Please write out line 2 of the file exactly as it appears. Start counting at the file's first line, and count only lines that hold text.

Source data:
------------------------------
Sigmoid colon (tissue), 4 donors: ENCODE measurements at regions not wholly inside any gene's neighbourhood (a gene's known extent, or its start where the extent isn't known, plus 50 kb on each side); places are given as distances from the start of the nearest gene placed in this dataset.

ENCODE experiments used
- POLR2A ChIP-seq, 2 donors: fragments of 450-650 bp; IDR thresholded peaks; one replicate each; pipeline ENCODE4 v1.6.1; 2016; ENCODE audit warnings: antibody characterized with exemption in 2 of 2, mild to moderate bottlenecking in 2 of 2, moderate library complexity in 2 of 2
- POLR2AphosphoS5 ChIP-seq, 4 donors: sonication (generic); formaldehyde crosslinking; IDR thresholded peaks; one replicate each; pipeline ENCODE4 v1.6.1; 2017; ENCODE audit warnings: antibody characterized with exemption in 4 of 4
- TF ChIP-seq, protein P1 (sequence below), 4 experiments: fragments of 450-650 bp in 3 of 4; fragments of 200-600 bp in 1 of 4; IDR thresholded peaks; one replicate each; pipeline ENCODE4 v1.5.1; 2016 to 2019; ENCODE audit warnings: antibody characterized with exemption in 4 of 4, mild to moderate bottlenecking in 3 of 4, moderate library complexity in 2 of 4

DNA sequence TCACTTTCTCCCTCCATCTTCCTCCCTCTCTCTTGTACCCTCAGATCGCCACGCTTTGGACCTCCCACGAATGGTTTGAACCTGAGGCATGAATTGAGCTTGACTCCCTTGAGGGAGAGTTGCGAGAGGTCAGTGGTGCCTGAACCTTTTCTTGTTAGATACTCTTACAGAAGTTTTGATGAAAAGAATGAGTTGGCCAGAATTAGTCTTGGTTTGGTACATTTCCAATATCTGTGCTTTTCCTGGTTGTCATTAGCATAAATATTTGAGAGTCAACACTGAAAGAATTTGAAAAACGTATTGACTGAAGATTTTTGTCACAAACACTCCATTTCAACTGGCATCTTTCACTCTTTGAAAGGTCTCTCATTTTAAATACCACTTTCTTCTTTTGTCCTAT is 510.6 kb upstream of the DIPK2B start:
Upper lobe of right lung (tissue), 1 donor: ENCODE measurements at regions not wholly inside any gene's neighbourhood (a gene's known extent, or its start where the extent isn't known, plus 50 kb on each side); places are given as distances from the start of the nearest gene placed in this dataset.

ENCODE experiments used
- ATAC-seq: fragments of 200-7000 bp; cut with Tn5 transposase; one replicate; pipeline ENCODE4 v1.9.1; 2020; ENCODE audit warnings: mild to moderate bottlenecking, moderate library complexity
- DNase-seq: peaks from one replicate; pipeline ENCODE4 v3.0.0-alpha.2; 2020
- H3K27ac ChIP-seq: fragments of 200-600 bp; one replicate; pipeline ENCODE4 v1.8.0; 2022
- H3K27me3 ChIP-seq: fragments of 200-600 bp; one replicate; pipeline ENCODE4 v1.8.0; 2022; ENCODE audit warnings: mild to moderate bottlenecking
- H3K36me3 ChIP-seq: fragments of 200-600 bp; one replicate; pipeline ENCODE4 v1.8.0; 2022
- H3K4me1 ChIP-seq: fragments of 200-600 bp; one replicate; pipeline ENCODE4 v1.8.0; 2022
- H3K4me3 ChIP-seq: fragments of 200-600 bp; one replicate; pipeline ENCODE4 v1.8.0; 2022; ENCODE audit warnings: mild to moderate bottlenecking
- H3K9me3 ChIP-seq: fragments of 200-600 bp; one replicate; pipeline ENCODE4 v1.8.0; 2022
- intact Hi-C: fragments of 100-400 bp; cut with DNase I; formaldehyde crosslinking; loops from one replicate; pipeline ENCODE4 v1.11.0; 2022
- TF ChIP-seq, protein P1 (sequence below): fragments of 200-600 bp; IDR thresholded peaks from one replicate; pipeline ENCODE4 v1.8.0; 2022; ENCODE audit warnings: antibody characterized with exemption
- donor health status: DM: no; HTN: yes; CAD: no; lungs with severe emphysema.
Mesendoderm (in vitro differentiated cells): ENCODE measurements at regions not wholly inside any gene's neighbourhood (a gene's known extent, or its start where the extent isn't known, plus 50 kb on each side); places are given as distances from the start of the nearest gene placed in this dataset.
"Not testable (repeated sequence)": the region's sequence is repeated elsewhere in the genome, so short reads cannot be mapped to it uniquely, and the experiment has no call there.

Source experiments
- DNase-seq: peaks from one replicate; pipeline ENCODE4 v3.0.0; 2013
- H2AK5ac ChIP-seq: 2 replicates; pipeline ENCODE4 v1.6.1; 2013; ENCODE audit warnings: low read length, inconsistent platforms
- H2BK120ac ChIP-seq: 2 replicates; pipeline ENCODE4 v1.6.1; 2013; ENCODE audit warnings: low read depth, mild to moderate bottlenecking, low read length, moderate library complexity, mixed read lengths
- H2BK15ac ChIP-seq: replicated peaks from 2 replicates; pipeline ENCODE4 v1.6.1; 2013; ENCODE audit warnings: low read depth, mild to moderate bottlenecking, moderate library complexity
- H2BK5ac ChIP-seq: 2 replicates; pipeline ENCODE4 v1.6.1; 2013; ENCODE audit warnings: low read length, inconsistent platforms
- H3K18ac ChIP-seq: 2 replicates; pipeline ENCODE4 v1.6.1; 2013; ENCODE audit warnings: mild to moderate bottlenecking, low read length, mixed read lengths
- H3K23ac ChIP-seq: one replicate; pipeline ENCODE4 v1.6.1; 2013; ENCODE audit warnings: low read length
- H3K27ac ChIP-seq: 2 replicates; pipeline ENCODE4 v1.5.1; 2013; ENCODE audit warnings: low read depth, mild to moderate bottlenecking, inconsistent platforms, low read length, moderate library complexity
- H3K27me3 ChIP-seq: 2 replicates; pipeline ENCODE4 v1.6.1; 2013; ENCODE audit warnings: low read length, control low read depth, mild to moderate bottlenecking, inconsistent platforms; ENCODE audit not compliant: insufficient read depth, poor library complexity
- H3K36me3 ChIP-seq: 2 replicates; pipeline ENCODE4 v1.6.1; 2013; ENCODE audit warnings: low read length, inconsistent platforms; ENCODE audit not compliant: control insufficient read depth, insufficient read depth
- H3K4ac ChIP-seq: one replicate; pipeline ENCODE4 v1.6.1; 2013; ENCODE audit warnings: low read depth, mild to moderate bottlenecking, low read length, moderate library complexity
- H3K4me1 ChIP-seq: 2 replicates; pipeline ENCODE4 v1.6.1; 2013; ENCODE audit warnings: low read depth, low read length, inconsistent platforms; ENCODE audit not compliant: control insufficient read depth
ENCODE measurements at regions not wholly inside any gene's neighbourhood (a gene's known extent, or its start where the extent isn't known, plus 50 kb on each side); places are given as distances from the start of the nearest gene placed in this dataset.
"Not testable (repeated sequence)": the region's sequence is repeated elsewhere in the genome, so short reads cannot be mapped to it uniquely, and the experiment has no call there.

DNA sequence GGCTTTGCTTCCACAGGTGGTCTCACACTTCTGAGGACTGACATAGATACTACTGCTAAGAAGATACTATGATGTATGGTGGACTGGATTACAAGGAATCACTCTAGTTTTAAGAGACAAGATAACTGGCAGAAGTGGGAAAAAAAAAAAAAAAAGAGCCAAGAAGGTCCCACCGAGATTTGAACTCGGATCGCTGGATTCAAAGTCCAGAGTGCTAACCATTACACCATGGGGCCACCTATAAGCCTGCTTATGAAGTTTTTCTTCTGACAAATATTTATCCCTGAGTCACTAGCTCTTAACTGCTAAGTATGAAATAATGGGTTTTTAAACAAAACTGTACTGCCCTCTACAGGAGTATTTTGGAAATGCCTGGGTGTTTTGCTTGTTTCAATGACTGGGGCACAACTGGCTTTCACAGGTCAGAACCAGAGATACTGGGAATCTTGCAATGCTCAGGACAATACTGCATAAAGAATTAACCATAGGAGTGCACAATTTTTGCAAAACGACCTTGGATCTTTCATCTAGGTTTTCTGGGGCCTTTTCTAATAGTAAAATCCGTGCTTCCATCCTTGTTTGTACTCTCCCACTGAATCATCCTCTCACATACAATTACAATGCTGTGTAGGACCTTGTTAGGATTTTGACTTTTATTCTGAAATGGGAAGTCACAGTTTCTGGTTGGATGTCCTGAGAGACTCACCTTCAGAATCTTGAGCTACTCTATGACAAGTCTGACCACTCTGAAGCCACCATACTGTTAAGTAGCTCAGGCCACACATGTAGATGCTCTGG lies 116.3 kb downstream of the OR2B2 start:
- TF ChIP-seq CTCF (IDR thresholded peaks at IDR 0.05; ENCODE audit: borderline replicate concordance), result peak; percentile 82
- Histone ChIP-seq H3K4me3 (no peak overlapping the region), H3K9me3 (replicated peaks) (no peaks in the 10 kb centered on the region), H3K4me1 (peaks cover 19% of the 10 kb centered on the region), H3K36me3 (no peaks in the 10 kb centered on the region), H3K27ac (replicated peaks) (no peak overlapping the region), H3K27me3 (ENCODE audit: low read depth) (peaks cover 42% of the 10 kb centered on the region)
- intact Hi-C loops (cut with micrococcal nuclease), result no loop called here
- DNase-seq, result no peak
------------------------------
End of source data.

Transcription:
ENCODE experiments used